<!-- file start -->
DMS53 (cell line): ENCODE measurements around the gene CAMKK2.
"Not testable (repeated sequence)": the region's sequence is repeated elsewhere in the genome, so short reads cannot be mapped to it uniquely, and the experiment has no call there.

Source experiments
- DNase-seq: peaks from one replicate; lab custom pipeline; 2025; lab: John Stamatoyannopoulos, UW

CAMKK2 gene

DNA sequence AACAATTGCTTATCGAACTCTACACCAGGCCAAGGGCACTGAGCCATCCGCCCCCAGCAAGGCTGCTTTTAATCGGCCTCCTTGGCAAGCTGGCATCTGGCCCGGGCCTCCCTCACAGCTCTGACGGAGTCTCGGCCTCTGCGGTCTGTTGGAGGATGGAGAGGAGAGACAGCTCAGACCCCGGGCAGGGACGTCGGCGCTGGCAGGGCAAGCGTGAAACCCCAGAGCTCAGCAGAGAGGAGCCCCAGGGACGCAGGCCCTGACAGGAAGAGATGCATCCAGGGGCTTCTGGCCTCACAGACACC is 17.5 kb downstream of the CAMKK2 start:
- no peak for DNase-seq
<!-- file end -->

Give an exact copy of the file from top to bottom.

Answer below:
DMS53 (cell line): ENCODE measurements around the gene CAMKK2.
"Not testable (repeated sequence)": the region's sequence is repeated elsewhere in the genome, so short reads cannot be mapped to it uniquely, and the experiment has no call there.

Source experiments
- DNase-seq: peaks from one replicate; lab custom pipeline; 2025; lab: John Stamatoyannopoulos, UW

CAMKK2 gene

DNA sequence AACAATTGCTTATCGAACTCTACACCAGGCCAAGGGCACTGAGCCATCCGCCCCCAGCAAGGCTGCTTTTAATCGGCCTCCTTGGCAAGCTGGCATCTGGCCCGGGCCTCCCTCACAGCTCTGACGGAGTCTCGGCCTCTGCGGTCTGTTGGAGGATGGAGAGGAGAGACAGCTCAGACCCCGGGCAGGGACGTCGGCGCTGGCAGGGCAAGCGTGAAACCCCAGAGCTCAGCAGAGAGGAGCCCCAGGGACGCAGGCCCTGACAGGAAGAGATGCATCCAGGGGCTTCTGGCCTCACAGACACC is 17.5 kb downstream of the CAMKK2 start:
- no peak for DNase-seq